The day dragged slowly towards evening. Tirran and Scovie had settled into the motions of a stake out, one constantly sat by the window while the other tried to keep an eye on the door just in case and remain sane. A round of half eaten bacon baps comprised of mostly gristle sat on a bed side table. Food was clearly not the pub’s strong point. Scovie had produced a deck of cards from somewhere and they had been useful to pass the time for a while, but Tirran was convinced either the young Constable was a very accomplished cheat or the deck had a few too many primes for his liking. Either way, the dimming light put an end to it, Tirran had decided quite early on that they couldn’t let it look like someone was watching the street and so decided to forgo any form of lighting that could be seen through the windows. Beyond a sliver of light seeping under the door, the entire room was lit only from the window, which now silhouetted Scovie as he sat on watch. Despite being there all afternoon, neither one of them had seen anything untoward out in the street, and the lack of activity was starting to take its toll.

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The Big Stink – Part Four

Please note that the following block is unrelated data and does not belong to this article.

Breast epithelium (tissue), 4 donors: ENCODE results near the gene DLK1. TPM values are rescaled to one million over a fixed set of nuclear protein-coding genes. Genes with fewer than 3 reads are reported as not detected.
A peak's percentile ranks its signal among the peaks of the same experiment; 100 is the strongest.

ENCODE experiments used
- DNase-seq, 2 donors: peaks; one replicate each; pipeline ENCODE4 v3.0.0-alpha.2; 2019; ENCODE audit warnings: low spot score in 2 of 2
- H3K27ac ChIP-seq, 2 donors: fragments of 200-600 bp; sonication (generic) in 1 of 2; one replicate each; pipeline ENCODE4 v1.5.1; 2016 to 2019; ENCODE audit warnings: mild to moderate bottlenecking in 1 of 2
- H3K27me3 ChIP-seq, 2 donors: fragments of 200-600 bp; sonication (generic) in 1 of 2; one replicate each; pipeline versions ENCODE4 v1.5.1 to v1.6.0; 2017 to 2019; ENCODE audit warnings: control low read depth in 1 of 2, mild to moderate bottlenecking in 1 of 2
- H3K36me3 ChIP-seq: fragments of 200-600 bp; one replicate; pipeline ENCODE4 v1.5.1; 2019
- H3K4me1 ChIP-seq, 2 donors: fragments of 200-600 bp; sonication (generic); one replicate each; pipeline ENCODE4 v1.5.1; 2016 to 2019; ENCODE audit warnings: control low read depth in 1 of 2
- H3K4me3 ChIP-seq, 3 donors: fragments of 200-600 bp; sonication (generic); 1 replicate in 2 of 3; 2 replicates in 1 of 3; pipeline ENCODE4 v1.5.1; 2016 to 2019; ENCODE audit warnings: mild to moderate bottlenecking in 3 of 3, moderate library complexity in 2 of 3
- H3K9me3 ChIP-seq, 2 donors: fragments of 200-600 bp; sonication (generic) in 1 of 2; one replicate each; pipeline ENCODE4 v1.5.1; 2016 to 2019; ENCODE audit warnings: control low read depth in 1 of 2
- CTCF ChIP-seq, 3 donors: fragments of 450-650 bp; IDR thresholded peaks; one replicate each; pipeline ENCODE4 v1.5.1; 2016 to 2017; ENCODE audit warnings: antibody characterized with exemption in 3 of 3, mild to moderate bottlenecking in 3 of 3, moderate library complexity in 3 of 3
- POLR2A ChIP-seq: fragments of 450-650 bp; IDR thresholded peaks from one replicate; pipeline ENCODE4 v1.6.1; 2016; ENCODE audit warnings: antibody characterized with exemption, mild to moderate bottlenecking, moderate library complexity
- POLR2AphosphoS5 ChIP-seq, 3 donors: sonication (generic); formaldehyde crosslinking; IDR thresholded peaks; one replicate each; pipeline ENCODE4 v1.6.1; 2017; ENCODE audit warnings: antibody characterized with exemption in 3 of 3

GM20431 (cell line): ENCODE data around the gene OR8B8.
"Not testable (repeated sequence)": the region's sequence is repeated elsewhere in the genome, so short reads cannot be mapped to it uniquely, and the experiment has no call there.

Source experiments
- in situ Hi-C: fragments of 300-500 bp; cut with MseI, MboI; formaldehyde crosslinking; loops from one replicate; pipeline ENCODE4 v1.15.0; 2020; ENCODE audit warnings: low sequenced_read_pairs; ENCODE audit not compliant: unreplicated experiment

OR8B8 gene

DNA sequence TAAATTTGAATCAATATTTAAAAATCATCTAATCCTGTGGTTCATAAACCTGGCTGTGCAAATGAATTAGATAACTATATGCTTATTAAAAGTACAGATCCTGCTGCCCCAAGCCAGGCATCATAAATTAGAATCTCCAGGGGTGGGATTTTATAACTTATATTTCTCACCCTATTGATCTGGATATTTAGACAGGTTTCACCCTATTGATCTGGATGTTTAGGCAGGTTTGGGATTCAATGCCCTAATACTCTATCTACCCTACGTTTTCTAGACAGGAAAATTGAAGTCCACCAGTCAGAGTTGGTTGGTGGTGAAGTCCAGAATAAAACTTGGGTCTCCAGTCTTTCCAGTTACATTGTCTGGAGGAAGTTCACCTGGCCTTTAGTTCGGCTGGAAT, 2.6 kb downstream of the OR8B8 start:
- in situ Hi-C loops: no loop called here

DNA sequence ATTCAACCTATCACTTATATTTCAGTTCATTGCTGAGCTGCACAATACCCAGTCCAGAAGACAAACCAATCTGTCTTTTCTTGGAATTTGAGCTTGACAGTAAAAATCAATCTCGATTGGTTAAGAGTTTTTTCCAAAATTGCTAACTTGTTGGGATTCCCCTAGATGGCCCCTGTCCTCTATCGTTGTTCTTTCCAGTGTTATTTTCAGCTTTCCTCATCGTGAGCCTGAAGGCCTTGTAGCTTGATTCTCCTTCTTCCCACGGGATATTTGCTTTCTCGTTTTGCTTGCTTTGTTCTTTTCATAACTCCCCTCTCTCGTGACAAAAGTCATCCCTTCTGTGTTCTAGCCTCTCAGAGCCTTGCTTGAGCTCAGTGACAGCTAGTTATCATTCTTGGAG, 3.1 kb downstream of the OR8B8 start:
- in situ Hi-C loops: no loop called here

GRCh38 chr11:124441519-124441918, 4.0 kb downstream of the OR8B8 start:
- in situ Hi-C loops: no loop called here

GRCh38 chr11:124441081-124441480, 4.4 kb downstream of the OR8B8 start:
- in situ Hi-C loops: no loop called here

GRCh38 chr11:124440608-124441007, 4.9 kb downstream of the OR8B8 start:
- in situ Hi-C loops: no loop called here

Tirran dragged his suspect back to the Inche Street Station House in handcuffs. One of the old Coach Houses out the back had been converted into a set of holding cells long ago, its rough iron cages keeping suspects and drunks alike in one place until they were charged and taken along the Gibbetgate Road to the dark, foreboding gaol just beyond the city walls. As he forced the Murid into a cell, Tirran couldn’t help but note the atmosphere of despair the building was soaked in. This simply added to the man’s already visible panic, which was already making it painfully obvious that he hadn’t anticipated quite how much trouble he had gotten himself in. Rather than leave him in the main holding cell alongside the other pick ups from that morning, Tirran directed him into a separate empty cell with solid walls. Even with only a single occupant, the room was cramped… oppressive, lit only by a small barred window out into the yard. As he was pushed into the room, he began to whimper audibly. Tirran ignored him as he undid the handcuffs and left the Murid to stew in his own guilt, slamming the iron cell door behind him.